The sensible approach, based on the available data, is to promote vaccines for the purpose of preventing serious illness. You don’t need a mandate for this—adults can make their own decisions. But mandates will prolong political conflicts over Covid-19, and they are an increasingly unsustainable strategy designed to achieve an unattainable goal.Dr. Ladapo is an associate professor at UCLA’s David Geffen School of Medicine. The Wall Street Journal 9-17-21
Okay, adults can make their own decision. Will part of that decisions be paying their own medical bills if they are unfortunate and decide wrong? Of course not.
The primary goal of the vaccine, like flu shots, is to minimize the impact of the virus, prevent serious illness – including death.
Let’s say the vaccines do not at all prevent the spread of COVID, let’s say vaccinated people can still get the virus, but may not know it.
Why wouldn’t preventing serious illness and all its costs and other adverse consequences be reason enough to mandate vaccination under certain conditions?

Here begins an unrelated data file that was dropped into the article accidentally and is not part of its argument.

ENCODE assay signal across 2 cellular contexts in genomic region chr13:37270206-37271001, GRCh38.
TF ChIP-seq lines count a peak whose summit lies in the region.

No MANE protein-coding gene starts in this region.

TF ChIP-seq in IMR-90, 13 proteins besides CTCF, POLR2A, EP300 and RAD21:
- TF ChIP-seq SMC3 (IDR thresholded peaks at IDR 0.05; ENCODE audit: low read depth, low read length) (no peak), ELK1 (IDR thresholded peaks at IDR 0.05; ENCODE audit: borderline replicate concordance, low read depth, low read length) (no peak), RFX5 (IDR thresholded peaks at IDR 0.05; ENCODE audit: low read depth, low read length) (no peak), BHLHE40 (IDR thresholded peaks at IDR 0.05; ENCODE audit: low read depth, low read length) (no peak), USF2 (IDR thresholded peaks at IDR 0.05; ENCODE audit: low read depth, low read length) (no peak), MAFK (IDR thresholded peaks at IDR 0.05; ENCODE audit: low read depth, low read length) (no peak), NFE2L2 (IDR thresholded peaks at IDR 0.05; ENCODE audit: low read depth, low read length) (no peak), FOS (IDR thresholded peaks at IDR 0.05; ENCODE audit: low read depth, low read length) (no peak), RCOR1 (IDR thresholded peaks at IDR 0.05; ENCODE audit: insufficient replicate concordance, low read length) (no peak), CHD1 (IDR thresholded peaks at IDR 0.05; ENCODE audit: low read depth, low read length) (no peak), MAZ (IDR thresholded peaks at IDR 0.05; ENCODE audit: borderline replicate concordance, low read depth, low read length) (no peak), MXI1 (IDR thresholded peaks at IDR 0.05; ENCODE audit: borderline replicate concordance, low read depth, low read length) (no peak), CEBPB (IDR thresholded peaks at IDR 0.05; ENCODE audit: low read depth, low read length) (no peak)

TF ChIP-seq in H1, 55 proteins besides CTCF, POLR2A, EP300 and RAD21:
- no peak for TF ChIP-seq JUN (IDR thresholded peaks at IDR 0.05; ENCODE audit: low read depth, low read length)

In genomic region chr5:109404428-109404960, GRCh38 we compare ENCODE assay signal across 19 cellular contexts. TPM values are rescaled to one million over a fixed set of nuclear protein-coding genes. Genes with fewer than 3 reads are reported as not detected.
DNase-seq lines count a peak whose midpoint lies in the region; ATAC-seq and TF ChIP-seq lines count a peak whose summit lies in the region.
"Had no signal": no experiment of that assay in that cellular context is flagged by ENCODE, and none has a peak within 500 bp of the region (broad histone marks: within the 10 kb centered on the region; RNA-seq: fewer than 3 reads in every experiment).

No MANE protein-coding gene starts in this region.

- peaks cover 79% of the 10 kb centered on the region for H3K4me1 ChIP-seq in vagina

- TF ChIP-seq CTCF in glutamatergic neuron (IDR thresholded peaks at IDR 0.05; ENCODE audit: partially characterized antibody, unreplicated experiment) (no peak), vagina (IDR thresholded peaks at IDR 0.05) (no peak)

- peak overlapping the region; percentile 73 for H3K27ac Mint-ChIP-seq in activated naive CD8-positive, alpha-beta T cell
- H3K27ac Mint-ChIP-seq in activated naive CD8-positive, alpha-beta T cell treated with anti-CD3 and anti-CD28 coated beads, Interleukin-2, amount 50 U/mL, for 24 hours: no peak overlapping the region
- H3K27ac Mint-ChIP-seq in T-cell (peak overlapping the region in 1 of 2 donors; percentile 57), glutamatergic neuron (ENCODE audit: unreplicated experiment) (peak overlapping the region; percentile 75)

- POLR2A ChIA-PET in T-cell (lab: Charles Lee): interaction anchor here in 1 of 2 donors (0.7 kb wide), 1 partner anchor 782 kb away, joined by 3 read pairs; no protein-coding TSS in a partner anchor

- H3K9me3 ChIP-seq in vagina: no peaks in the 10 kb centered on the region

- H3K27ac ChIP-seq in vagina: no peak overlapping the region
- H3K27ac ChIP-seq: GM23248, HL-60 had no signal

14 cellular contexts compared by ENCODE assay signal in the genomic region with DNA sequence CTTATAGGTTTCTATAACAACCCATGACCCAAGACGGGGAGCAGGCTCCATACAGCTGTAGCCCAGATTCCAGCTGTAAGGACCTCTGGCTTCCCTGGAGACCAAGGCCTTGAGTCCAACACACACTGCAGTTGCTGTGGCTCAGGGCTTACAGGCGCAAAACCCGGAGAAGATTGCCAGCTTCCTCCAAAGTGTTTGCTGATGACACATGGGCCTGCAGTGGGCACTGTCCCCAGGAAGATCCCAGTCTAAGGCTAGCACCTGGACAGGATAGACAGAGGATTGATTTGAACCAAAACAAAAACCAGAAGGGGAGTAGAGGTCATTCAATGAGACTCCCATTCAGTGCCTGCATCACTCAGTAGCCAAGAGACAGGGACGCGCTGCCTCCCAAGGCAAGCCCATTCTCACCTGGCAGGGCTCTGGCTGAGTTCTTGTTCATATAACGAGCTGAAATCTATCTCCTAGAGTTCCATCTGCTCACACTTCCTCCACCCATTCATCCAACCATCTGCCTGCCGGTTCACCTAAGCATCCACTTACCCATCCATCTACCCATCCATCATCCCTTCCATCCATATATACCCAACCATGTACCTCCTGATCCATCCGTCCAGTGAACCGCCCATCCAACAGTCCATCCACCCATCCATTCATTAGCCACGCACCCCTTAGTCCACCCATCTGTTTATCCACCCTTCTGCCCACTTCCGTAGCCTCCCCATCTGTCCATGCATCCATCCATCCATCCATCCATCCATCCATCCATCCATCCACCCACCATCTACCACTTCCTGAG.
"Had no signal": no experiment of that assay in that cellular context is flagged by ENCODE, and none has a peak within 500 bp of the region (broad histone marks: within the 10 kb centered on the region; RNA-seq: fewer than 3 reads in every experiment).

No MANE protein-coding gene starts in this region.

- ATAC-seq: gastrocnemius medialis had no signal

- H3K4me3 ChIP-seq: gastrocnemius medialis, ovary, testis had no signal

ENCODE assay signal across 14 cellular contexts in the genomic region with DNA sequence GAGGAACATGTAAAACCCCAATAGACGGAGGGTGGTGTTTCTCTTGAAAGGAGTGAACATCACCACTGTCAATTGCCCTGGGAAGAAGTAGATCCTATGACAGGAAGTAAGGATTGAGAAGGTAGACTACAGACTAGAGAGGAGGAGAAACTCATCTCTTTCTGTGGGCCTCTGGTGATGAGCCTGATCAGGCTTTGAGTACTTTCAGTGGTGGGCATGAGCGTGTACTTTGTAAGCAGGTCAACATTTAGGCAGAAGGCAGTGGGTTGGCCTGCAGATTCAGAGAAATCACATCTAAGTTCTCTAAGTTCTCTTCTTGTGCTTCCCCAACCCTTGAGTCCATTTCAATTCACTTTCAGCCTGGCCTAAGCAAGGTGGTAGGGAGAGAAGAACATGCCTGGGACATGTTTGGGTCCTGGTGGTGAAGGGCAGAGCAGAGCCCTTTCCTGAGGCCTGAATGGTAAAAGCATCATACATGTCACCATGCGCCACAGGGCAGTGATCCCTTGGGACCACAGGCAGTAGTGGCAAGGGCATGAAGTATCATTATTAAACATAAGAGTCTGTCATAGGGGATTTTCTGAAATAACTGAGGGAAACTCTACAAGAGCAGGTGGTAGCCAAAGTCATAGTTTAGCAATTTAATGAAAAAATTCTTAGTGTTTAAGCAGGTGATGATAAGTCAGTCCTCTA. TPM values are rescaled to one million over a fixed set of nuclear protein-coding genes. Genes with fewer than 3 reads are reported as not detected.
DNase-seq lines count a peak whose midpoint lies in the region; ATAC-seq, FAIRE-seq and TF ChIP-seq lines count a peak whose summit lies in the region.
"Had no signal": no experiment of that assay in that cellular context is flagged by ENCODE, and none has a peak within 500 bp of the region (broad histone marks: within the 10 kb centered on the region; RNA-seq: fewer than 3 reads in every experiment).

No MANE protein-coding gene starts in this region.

The Centers for Disease Control and Prevention (CDC) ranks vaccination among the most significant public health achievements of the 20th century. The CDC also reported that, over the last two decades, immunizations prevented more than 21 million hospitalizations and 732,000 child deaths in the United States. This translates to nearly $295 billion in savings on direct health care costs.https://www.ncsl.org/research/health/state-vaccination-policies-requirements-and-exemptions-for-entering-school.aspx
All 50 states have vaccination requirements for school admission.